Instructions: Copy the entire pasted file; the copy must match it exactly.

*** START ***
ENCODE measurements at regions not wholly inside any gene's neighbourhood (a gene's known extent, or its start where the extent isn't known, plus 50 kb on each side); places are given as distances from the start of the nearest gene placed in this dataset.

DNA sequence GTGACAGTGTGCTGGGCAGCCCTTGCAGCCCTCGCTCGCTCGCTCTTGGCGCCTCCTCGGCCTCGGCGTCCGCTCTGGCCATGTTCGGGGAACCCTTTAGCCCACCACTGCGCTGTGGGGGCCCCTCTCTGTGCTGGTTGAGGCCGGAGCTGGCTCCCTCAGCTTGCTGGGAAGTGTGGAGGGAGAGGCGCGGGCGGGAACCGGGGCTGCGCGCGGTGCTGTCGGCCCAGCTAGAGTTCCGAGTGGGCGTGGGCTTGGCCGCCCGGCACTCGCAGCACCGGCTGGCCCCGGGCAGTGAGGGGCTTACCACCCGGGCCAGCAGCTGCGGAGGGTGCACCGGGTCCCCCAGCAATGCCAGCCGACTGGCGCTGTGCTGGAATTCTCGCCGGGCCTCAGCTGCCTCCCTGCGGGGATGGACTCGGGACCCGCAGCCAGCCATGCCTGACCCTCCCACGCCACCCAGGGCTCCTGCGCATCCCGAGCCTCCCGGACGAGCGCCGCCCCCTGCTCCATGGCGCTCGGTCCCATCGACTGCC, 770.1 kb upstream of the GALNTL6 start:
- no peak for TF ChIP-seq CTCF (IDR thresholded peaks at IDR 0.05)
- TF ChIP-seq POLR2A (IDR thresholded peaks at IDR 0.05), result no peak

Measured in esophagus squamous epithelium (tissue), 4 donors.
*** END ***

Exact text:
ENCODE measurements at regions not wholly inside any gene's neighbourhood (a gene's known extent, or its start where the extent isn't known, plus 50 kb on each side); places are given as distances from the start of the nearest gene placed in this dataset.

DNA sequence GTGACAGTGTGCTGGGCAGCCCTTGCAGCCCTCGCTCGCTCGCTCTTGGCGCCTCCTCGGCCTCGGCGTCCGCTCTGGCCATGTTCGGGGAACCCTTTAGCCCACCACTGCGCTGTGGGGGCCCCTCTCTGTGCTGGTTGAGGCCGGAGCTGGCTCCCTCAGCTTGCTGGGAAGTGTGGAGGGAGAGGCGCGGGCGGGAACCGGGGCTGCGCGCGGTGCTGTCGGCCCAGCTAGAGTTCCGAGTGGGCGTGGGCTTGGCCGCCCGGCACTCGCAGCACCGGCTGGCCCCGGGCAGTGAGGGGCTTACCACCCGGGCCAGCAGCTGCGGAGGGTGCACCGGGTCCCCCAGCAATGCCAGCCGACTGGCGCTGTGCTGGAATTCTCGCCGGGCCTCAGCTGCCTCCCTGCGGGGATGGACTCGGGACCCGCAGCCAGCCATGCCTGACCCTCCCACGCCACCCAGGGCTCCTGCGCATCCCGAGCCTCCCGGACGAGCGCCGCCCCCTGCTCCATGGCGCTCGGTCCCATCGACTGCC, 770.1 kb upstream of the GALNTL6 start:
- no peak for TF ChIP-seq CTCF (IDR thresholded peaks at IDR 0.05)
- TF ChIP-seq POLR2A (IDR thresholded peaks at IDR 0.05), result no peak

Measured in esophagus squamous epithelium (tissue), 4 donors.